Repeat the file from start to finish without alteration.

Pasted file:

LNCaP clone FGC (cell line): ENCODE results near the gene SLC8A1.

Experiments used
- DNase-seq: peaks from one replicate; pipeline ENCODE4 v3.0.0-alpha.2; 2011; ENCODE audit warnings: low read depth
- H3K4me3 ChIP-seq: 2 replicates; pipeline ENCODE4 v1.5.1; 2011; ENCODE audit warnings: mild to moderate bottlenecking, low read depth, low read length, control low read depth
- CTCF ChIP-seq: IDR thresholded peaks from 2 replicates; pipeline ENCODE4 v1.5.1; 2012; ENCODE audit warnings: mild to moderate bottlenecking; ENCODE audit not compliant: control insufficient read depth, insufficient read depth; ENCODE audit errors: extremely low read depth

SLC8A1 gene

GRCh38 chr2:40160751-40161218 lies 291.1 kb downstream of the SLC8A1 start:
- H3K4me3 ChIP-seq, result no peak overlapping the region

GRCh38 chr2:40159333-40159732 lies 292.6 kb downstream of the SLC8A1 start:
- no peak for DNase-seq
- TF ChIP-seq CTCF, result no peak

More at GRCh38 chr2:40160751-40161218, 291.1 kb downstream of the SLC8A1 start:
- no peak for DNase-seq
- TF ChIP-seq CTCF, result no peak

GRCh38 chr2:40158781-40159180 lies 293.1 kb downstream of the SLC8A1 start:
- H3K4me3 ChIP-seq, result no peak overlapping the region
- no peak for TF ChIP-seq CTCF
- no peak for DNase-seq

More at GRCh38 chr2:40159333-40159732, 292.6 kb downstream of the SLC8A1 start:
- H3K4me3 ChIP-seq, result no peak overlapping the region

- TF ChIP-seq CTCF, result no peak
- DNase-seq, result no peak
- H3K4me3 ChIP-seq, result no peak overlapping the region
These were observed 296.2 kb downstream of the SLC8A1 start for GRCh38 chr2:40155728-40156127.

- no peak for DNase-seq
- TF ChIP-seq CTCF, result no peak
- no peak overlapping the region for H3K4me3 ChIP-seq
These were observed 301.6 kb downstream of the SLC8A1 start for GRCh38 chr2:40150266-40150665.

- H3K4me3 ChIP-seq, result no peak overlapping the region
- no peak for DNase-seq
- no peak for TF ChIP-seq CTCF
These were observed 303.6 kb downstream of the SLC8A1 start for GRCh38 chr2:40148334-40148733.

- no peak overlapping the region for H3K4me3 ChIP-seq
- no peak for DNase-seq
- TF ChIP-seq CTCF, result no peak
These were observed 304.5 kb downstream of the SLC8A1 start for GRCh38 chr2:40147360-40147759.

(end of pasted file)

LNCaP clone FGC (cell line): ENCODE results near the gene SLC8A1.

Experiments used
- DNase-seq: peaks from one replicate; pipeline ENCODE4 v3.0.0-alpha.2; 2011; ENCODE audit warnings: low read depth
- H3K4me3 ChIP-seq: 2 replicates; pipeline ENCODE4 v1.5.1; 2011; ENCODE audit warnings: mild to moderate bottlenecking, low read depth, low read length, control low read depth
- CTCF ChIP-seq: IDR thresholded peaks from 2 replicates; pipeline ENCODE4 v1.5.1; 2012; ENCODE audit warnings: mild to moderate bottlenecking; ENCODE audit not compliant: control insufficient read depth, insufficient read depth; ENCODE audit errors: extremely low read depth

SLC8A1 gene

GRCh38 chr2:40160751-40161218 lies 291.1 kb downstream of the SLC8A1 start:
- H3K4me3 ChIP-seq, result no peak overlapping the region

GRCh38 chr2:40159333-40159732 lies 292.6 kb downstream of the SLC8A1 start:
- no peak for DNase-seq
- TF ChIP-seq CTCF, result no peak

More at GRCh38 chr2:40160751-40161218, 291.1 kb downstream of the SLC8A1 start:
- no peak for DNase-seq
- TF ChIP-seq CTCF, result no peak

GRCh38 chr2:40158781-40159180 lies 293.1 kb downstream of the SLC8A1 start:
- H3K4me3 ChIP-seq, result no peak overlapping the region
- no peak for TF ChIP-seq CTCF
- no peak for DNase-seq

More at GRCh38 chr2:40159333-40159732, 292.6 kb downstream of the SLC8A1 start:
- H3K4me3 ChIP-seq, result no peak overlapping the region

- TF ChIP-seq CTCF, result no peak
- DNase-seq, result no peak
- H3K4me3 ChIP-seq, result no peak overlapping the region
These were observed 296.2 kb downstream of the SLC8A1 start for GRCh38 chr2:40155728-40156127.

- no peak for DNase-seq
- TF ChIP-seq CTCF, result no peak
- no peak overlapping the region for H3K4me3 ChIP-seq
These were observed 301.6 kb downstream of the SLC8A1 start for GRCh38 chr2:40150266-40150665.

- H3K4me3 ChIP-seq, result no peak overlapping the region
- no peak for DNase-seq
- no peak for TF ChIP-seq CTCF
These were observed 303.6 kb downstream of the SLC8A1 start for GRCh38 chr2:40148334-40148733.

- no peak overlapping the region for H3K4me3 ChIP-seq
- no peak for DNase-seq
- TF ChIP-seq CTCF, result no peak
These were observed 304.5 kb downstream of the SLC8A1 start for GRCh38 chr2:40147360-40147759.